There is  also a liability shown for the future rental payments.

I am a UK VAT registered business: how do I reclaim VAT on expenses incurred in Europe?

How to reclaim VAT on purchases abroad: refunds of VAT in the European Community for EC and non-EC businesses. 

Under the Thirteenth VAT Directive (86/560/EEC) UK businesses visiting other EC countries are able to claim VAT refunds on VAT incurred in those countries.

  • For a UK registered business the application is made online, via HMRC’s VAT services (log in to HMRC/the Government Gateway, go to VAT services and scroll down to see VAT EU refunds).
  • If the business has an agent, the agent is required to obtain authorisation (go online) for their client and then it may access the service.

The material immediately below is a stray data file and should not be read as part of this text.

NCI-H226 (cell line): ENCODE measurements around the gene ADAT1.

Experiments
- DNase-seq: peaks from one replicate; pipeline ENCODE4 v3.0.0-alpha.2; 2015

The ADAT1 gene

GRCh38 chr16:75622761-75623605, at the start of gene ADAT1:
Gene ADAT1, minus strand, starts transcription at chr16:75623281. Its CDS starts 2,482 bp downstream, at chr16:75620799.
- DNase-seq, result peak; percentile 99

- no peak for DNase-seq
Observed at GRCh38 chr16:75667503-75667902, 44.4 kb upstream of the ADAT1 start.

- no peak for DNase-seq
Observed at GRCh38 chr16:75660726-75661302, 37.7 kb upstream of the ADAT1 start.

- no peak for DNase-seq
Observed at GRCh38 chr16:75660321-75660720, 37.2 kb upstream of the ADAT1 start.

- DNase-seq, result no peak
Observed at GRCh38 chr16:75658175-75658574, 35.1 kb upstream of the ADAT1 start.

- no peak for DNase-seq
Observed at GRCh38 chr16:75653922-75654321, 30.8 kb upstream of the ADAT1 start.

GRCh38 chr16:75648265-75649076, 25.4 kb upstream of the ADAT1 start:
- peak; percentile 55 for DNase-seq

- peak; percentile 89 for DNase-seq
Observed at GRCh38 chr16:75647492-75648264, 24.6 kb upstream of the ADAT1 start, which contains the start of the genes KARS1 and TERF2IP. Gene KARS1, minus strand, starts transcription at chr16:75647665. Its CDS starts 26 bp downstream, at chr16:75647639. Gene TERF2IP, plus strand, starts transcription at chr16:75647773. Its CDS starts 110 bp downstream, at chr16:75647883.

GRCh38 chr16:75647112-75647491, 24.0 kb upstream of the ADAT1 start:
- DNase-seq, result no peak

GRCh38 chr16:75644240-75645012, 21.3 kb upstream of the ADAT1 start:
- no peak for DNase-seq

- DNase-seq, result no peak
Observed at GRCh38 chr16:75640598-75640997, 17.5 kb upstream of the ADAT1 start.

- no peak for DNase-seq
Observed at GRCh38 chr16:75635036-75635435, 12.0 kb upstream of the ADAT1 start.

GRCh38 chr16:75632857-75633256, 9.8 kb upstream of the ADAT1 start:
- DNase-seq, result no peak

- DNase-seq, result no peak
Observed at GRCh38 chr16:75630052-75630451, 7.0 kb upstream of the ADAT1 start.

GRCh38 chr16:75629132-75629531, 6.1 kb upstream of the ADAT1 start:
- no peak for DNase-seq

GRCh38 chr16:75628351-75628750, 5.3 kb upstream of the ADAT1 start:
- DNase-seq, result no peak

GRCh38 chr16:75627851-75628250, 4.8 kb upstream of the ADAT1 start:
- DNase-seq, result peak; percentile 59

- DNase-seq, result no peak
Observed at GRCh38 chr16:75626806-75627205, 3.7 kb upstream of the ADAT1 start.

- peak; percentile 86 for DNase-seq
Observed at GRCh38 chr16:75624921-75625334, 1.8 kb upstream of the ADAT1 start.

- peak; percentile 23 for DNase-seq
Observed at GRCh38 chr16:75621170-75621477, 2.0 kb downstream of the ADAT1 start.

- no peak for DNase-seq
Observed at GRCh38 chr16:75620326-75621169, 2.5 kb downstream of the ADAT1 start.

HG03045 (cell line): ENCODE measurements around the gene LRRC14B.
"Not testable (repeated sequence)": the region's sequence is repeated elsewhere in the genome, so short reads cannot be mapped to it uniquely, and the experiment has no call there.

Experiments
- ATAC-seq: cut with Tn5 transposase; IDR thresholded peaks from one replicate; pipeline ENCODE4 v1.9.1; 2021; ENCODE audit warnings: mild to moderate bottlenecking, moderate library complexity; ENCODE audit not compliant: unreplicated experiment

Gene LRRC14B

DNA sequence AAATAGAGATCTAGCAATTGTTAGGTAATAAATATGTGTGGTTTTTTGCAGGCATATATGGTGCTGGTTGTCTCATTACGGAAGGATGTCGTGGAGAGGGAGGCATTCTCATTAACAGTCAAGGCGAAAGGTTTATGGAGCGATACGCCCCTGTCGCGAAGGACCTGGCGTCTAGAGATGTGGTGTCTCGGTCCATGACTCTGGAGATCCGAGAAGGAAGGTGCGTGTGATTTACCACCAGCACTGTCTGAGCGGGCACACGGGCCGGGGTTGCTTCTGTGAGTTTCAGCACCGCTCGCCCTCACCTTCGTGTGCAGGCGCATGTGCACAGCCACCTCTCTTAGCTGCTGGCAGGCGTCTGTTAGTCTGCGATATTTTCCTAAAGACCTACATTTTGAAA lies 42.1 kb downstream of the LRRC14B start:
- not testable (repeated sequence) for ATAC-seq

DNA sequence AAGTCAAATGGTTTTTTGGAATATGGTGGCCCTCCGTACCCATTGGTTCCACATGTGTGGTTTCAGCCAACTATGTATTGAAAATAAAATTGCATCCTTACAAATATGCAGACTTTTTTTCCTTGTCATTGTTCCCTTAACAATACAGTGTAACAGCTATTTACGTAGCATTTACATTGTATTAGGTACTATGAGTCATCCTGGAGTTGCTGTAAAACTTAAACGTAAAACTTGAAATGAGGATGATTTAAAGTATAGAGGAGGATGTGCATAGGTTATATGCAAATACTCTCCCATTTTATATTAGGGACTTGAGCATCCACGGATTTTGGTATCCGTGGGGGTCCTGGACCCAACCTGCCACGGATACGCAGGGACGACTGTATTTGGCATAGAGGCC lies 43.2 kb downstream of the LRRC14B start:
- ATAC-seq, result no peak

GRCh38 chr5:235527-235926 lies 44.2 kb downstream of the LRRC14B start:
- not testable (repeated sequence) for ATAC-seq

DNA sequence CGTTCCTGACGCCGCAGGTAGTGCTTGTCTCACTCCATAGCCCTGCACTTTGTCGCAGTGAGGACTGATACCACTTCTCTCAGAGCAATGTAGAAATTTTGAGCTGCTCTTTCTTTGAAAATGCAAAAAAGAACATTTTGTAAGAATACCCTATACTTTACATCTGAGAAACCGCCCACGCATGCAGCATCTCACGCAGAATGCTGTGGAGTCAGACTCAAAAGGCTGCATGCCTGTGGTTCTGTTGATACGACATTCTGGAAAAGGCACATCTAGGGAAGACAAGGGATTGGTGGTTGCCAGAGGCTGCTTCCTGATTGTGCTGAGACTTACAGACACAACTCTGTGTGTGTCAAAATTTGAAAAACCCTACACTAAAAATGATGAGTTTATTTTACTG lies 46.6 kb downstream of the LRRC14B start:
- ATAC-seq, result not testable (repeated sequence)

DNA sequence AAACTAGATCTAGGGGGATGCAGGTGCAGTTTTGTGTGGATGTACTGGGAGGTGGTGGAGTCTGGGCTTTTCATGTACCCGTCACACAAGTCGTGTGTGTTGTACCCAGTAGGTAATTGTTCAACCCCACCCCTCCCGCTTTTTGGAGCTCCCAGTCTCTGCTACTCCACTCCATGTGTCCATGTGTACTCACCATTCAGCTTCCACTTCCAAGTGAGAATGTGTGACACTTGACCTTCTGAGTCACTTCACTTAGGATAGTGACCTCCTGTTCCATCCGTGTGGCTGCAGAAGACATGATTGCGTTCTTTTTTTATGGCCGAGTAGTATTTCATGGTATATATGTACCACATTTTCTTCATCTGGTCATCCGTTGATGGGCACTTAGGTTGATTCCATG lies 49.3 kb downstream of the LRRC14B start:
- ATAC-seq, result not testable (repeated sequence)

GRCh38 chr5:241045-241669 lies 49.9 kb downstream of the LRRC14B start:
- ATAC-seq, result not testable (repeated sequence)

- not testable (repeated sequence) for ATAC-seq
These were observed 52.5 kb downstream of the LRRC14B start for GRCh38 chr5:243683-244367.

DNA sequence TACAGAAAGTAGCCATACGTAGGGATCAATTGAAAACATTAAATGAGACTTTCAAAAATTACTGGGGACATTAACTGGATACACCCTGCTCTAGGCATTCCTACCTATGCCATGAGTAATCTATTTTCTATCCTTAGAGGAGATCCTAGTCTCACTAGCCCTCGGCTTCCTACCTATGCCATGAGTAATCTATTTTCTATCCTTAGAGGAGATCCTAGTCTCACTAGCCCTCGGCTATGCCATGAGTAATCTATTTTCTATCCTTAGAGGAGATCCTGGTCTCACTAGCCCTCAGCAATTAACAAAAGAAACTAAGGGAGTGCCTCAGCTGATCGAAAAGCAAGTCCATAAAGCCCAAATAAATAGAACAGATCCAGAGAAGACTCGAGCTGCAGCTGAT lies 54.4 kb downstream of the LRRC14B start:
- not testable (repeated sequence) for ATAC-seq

• A separate online application is required for each Member State in which a claim is to be made.
  • The refund period must not exceed one calendar year or be less than three calendar months unless the period covered represents the remainder of a calendar year following submission of an application which covers the earlier part of the year.
  • Claims must be made by 30 September following the calendar year that the VAT is charged.
  • Member States have their own special requirements; details can be obtained from the relevant tax authority.

Minimum claim level:

  • €400 euro if a claim covers a period of more than three months but less than a year
  • €50 euro if a claim covers a whole year or the remainder of a year (ie where a claim covers the whole period between the end of a prior claim and the end of the year)